For the last few years I’ve noticed that the U.S. Postal Service has been having some difficulties. With the introduction of the internet people have embraced online banking, e-filing, and basically internet everything. We get our bills sent to us through e-billing and it’s a good thing because using less paper is good for our forests. But, I have been worried about you guys. And, I’m not talking about the jokes about postal workers going “postal”. I’m talking about the fact that the U.S. Postal Service, the wonderful business that guarantees mail delivery through rain, sleet, and snow is no longer getting the volume of mail that it needs to be a viable business model and now, U.S.P.S. has announced that Saturday service will be suspended. People are using Facebook, sending emails. and text messages to one another. The art of a well written letter is becoming lost in the ease of communicating to one another through electronic means without having to put pen to paper and write about: missing a loved one, romancing the person of your dreams, and asking your Grandma for her famous Red Velvet Cake Recipe.
Mr. Postman, the writing is on the wall. The ground is rumbling beneath you and the Postal Service that propelled thousands to middle class life is on the cusp of major changes. I want to ask you are you prepared? Are you saving money, speaking with people who could be good references for you? Are you making moves to transition out of a business that sooner or later will begin cutting jobs and making hard decisions to insure the viability and longevity of said business? Are you looking at your skills and seeing what you’re qualified to do? Have you begun working on your resume? I want you to own your transition and stop being loyal to the U.S.P.S. and be loyal to yourself. You have put in your time and if you’re wondering if it’s time to change your job-it is! Pay off your debts, increase your emergency fund, talk to your loved ones, tell them it’s getting real in your home and that you don’t trust that you will still have your job by the end of the year.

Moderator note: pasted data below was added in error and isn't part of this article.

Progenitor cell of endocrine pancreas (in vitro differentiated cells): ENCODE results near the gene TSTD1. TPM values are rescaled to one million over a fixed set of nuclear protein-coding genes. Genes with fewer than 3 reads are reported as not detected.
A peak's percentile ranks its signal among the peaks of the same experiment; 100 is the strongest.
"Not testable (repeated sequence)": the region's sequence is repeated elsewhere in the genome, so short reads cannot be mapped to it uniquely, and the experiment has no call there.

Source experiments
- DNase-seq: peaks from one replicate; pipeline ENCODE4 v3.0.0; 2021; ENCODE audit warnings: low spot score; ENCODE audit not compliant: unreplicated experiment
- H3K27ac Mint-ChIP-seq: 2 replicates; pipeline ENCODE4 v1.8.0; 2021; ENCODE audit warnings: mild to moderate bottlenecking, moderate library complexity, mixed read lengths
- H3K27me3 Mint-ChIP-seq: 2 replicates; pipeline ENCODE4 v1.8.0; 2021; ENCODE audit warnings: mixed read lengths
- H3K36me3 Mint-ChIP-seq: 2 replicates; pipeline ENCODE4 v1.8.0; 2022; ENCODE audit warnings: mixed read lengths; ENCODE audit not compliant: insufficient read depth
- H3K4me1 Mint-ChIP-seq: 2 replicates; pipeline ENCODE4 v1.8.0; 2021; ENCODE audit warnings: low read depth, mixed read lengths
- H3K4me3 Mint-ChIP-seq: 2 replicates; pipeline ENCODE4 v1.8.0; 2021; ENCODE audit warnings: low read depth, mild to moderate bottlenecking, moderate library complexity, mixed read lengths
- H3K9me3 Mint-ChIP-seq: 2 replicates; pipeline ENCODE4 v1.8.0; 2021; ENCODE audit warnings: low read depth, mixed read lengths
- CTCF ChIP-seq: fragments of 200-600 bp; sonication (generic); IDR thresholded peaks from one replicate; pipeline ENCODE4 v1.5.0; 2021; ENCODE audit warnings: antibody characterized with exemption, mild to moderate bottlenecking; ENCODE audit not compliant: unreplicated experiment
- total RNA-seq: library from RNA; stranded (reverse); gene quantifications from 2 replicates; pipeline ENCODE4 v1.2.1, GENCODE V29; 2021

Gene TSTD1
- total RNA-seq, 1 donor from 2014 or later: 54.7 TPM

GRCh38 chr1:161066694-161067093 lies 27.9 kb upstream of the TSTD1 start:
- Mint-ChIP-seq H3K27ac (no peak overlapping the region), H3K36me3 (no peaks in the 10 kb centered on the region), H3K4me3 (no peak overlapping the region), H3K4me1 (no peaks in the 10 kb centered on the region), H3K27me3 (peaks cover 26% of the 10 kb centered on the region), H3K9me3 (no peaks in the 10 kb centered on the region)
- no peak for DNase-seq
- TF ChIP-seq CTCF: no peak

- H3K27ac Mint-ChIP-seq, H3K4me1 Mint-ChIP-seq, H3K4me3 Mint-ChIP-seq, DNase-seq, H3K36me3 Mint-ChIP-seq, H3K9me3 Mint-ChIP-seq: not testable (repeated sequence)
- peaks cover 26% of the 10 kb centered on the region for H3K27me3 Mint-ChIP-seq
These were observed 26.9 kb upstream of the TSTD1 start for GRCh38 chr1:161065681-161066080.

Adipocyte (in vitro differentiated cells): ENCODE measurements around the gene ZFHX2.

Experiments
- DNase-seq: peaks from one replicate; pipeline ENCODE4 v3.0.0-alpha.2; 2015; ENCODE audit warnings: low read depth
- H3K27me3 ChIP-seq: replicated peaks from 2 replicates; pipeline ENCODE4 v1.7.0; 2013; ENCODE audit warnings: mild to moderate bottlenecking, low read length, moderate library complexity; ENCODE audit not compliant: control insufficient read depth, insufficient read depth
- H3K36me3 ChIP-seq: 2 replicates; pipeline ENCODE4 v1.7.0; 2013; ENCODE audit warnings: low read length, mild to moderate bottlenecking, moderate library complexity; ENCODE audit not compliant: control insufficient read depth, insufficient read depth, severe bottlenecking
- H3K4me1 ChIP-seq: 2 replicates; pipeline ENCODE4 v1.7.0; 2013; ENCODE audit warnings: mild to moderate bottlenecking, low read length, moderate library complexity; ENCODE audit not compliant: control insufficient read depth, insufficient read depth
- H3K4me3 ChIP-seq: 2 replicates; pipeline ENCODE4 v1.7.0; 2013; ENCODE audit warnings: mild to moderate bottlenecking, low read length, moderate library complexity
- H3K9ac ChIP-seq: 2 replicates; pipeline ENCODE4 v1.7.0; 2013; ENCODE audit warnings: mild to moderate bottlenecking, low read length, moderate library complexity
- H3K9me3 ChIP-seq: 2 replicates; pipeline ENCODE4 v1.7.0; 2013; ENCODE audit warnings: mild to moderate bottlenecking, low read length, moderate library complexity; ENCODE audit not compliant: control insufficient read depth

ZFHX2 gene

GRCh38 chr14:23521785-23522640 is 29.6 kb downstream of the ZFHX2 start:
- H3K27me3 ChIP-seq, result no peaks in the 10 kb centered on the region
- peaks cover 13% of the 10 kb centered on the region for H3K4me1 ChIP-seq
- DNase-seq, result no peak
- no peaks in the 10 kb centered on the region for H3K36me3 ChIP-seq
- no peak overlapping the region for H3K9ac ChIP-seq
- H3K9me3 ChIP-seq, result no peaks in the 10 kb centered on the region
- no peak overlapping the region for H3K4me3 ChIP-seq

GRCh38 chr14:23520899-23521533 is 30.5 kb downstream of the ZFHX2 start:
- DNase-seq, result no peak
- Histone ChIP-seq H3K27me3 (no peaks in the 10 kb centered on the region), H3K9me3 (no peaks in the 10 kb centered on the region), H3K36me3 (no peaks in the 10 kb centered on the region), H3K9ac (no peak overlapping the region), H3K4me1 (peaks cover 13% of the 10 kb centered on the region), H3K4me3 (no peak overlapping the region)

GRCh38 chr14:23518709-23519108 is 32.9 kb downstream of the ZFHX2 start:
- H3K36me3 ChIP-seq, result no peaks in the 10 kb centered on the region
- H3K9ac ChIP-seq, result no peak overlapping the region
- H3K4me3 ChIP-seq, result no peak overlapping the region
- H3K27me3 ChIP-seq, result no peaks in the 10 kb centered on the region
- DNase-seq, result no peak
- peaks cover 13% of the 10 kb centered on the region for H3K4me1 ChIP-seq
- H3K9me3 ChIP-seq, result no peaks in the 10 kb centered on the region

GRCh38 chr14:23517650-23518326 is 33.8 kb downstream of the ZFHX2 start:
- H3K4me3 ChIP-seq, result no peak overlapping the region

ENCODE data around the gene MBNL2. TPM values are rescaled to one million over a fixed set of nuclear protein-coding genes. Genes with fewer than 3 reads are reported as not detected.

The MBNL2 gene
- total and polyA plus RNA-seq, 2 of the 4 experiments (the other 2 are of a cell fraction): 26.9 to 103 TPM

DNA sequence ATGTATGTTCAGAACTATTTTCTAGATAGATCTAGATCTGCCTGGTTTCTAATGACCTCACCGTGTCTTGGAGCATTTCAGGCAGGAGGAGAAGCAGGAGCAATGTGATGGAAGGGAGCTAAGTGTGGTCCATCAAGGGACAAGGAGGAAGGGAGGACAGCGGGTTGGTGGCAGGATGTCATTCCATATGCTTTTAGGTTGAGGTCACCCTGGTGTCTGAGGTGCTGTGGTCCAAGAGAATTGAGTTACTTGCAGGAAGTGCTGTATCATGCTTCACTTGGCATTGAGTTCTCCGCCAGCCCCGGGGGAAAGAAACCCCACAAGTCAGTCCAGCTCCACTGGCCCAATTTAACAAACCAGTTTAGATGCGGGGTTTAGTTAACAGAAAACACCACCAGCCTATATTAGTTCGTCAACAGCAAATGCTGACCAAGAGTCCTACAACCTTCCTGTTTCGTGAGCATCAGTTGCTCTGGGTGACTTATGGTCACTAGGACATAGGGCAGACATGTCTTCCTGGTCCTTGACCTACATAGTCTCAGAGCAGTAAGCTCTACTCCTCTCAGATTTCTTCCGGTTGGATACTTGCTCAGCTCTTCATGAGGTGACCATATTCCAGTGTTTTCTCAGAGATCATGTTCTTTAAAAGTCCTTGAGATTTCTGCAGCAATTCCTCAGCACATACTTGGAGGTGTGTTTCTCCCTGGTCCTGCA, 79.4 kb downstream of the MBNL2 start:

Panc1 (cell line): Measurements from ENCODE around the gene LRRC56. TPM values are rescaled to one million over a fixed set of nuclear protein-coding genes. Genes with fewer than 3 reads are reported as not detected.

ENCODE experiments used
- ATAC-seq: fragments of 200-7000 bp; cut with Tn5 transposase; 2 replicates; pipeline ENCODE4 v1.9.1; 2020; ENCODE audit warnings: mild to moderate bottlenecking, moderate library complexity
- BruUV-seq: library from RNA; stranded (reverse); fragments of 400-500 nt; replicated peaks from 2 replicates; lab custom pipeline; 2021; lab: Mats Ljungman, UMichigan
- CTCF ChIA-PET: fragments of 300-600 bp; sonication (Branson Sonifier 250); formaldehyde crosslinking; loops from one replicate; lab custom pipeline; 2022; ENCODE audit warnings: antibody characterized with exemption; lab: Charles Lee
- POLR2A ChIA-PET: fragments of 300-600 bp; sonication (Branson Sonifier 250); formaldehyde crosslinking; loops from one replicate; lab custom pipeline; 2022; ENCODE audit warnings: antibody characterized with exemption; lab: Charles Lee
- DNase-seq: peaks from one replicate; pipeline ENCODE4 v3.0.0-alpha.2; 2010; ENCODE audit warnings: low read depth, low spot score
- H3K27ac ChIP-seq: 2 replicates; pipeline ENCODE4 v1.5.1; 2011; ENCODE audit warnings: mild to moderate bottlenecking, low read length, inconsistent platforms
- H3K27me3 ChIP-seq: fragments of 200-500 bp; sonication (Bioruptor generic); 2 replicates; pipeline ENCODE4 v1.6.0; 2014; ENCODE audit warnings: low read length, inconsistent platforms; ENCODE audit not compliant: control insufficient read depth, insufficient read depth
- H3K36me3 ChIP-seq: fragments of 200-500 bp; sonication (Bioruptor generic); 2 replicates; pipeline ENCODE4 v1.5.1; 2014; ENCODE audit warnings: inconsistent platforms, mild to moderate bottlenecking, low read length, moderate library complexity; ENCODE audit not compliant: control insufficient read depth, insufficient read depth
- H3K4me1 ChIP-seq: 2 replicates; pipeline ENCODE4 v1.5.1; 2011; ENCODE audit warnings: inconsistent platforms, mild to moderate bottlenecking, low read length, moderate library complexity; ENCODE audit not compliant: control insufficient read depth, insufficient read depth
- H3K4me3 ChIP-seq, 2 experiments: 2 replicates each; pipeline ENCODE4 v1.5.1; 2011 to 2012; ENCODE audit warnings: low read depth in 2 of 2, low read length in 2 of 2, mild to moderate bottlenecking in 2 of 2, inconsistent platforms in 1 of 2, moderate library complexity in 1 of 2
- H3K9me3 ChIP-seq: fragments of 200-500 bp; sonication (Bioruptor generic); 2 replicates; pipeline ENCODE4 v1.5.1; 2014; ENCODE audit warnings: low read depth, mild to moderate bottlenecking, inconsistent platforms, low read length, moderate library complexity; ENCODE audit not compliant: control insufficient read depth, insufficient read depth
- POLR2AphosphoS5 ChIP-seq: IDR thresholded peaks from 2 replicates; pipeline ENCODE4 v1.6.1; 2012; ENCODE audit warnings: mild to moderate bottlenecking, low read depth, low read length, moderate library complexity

It makes me kind of sad to write this. I appreciate the work that you do bringing letters from my mom, my grandma, and my friends to me. The joy that these written missives have brought me is priceless. I have kept most of these letters in a steamer trunk in my room. The time that was spent writing these letters and bringing them to me will be reflected on when I’m old, cute, and a little round. Reading through the thoughts that people wrote and felt like sending to me. You were a part of these moments too. I still love writing my friends and family and obsessively collect the cool stamps that are issued throughout the year. But, even I am finding it hard to schedule quiet time to put pen to paper and write a well crafted letter to the people that I care about.
I am hoping for a writing renaissance, a resurgence in people loving stationary who find it quaint to write friends and family like the resurgence in sewing. I don’t want letter writing to be a lost art. I don’t want you to lose your jobs. But, things don’t stay the same. Take care of yourselves. Don’t wait. Thank you for always delivering.